BMW has had an interesting 100 years. It started out as a manufacturer of aircraft engines, then moved onto motorcycles, and finally started car production in 1928. It got pretty good at building cars, then became wrapped up in the Nazi war effort and was left in ruins at the end of the Second World War. It struggled to rebuild itself, first with luxury cars, then with sensible sedans. It used motorsport to build credibility, and the 1980s rise of Yuppies to build profitability. Today, BMW is one of the most respected names in the car business, but its success was never assured.
BMW Dixi (1928-1931):This is the car that started it all. The Dixi was actually a British Austin 7, which BMW bought the rights to make when it acquired a company called Fahrzeugfabrik Eisenach. Other than the blue-and-white roundel logo, there’s little to link this simple machine to today’s BMWs, but the Dixi (later renamed 3/15) got BMW into the car business, and kept it there.
BMW 328 (1936-1940):BMW’s prewar achievements peaked with the 328. The sleek styling was matched by impressive performance for the period, helping to establish BMW’s motorsport pedigree. World War II pushed BMW off the course set by the 328, and it would take the company a long time to find its way back.
BMW 507 (1956-1959):The 507 may be the prettiest BMW ever, although it was also one of the least successful. In the 1950s, Germany was still in ruins, but BMW bosses nonetheless thought the best way for the company to move forward was to launch a line of luxury cars. Those cars never sold well, yet BMW still answered U.S. importer Max Hoffman’s calls for a sports car. It wrapped the mechanicals of the 503 sedan in a svelte aluminum body to make the 507. It was a sales dud, but today the 507 is one the most collectible BMWs.
BMW 2002 (1967-1976):BMW made some memorable cars before the 2002, but this was the one that really gave the company its identity. The boxy sedan’s mix of practicality and performance can still be seen in modern BMWs, as can at least a few of its styling elements. A clever marketing campaign also convinced consumers to pay a premium price for this small car because of its superior German engineering, a concept BMW and other German firms still cling to today. Among the many 2002 variants, the 2002 Turbo also helped bring forced induction to the mainstream.
BMW 3.0 CSL (1972-1975):The CSL was a “homologation special” built to legalize a hopped-up version of BMW’s E9-series coupe for racing. BMW stripped out weight wherever it could, flared the fenders and, on some versions, added a rear wing that earned the CSL the nickname “Batmobile.” Even the road-going versions looked like race cars, and they had the performance to match.Among its many achievements, the CSL won the 24 Hours of Daytona in 1975, firmly establishing BMW’s credentials in the U.S. Later, Alexander Calder applied a unique livery to a CSL race car, making it the first of what would be many BMW art cars.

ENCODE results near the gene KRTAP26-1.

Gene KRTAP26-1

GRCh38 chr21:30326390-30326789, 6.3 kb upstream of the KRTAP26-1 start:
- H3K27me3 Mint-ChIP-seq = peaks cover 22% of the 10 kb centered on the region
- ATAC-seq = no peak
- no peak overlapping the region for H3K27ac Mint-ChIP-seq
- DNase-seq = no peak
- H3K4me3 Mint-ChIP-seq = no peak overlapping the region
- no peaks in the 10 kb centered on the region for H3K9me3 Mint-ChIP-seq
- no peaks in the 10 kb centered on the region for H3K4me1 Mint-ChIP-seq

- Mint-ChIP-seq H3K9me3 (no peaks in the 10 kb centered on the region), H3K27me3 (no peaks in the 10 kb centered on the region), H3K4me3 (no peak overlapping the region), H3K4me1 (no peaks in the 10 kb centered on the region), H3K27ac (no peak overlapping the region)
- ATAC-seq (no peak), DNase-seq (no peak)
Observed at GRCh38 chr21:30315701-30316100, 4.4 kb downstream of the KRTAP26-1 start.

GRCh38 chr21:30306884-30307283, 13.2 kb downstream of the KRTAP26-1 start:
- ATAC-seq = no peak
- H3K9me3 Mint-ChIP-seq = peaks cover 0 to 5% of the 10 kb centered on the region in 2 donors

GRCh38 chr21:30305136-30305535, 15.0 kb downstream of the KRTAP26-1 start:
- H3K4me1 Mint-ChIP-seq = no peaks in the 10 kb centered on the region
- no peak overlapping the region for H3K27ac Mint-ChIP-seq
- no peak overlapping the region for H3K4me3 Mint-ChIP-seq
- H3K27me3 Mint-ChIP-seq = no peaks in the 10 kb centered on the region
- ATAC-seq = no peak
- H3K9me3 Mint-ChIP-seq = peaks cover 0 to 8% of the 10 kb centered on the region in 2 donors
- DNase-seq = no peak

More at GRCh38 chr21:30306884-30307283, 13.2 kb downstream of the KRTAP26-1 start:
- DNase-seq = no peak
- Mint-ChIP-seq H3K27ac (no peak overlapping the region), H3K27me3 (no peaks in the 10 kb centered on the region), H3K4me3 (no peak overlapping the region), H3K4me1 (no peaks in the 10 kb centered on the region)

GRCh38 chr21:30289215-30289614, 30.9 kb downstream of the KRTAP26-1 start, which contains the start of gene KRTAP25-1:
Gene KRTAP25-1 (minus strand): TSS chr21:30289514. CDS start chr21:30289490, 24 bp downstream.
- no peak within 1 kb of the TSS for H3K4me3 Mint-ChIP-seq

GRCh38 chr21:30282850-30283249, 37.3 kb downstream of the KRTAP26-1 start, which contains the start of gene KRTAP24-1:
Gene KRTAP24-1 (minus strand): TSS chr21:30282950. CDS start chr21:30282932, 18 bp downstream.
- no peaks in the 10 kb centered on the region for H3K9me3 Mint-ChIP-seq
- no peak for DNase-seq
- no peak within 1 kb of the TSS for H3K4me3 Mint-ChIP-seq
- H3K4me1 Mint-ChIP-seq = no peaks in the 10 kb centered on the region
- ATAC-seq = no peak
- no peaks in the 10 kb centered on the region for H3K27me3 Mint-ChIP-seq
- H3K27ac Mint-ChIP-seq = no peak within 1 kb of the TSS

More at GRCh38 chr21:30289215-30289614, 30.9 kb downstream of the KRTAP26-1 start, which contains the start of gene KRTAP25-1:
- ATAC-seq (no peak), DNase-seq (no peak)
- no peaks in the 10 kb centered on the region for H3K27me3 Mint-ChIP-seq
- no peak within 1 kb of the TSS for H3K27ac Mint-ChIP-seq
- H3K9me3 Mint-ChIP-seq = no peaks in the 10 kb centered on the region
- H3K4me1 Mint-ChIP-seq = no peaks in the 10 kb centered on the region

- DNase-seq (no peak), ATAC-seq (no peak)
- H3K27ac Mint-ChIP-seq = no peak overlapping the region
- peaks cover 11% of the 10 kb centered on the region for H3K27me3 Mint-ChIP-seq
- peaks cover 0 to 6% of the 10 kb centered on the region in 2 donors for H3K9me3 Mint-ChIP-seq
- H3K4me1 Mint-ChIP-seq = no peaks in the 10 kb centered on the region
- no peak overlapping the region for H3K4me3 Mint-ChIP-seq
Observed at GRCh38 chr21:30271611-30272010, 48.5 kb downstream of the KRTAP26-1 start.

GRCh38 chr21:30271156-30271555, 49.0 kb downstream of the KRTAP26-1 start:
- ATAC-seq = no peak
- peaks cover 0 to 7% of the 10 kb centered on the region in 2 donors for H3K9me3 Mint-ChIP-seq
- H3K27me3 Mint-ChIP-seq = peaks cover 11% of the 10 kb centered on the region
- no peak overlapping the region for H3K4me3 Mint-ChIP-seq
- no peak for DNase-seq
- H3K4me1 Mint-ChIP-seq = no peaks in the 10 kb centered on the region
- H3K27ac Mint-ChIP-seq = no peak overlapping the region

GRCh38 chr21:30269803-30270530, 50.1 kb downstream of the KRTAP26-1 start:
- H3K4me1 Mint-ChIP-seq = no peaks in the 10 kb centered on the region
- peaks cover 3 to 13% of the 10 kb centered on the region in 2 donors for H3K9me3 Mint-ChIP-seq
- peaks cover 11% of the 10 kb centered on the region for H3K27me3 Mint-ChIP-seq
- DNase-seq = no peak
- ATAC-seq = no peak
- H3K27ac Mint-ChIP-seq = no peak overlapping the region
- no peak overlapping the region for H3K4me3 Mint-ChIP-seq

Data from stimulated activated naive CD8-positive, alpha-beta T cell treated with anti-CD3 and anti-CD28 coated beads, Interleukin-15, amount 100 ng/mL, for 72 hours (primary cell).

BMW M1 (1978-1981):By the late 1970s, BMW had built plenty of sporty cars, but the M1 was its first (and, so far, only) supercar. The M1 boasted a purpose-built inline-six engine and a wedge-shaped body that’s pure ‘70s. Production issues and other factors capped the total number of cars at 450, and may explain why BMW hasn’t tried to build another supercar since. Aside from becoming a classic in its own right, the M1 lent a version of its engine to the first-generation M5, kick-starting BMW’s line of performance “M” cars.
BMW 3 Series (1975-present):The 3 Series is arguably the model that defines BMW today. It’s the car enthusiasts love, and rival automakers love to benchmark. Building on the success of the 2002 and other small BMW sedans, the 3 Series was basically the genesis of the modern luxury sport sedan. Over several generations, it’s consistently proven to be one the best driver’s cars around, but with practicality no sports car can match. The 3 Series also begat another legendary BMW: the M3.
BMW M3 (1985-present):The M3 is arguably the famous of the BMW “M” models, which are hot-rodded versions of the company’s regular cars. The legend started with the E30 generation, which boasted boxy fender flares, a big rear spoiler, and bespoke 2.3-liter four-cylinder engine. It dominated in European touring car racing, but was ultimately supplanted by more civilized M3 versions that were easier to live with. For the current generation, BMW uses the M4 designation for the coupe and convertible, and retains the M3 name for the sedan only.
BMW M5 (1984-present):The M3 aimed to be a race car for the road, which numerous automakers had tried before. The M5 was something different. Vastly more luxurious and much stealthier than the M3, it packed a version of the M1’s inline-six into anonymous-looking 5 Series sedan bodywork. Over the years, the M5 has had some pretty exotic powertrains, including a naturally-aspirated V8, a V10, and the current twin-turbocharged V8. But it’s always been the car no one ever saw coming.
BMW i8 (2014-present):If this is what the future of performance cars looks like, than bring it on. A product of the same “i” division that created the i3 electric car, the i8 looks like something out of a sci-fi movie. From the dramatic styling, to the carbon fiber-reinforced plastic chassis, to the fuel-efficient plug-in hybrid powertrain, the i8 is a radical reassessment of what a sports car can be. It bodes well for BMW’s next 100 years.
That ride has produced some fantastic cars. Here, in chronological order, are 10 examples that stand out both for their significance in BMW’s development and their iconic status today.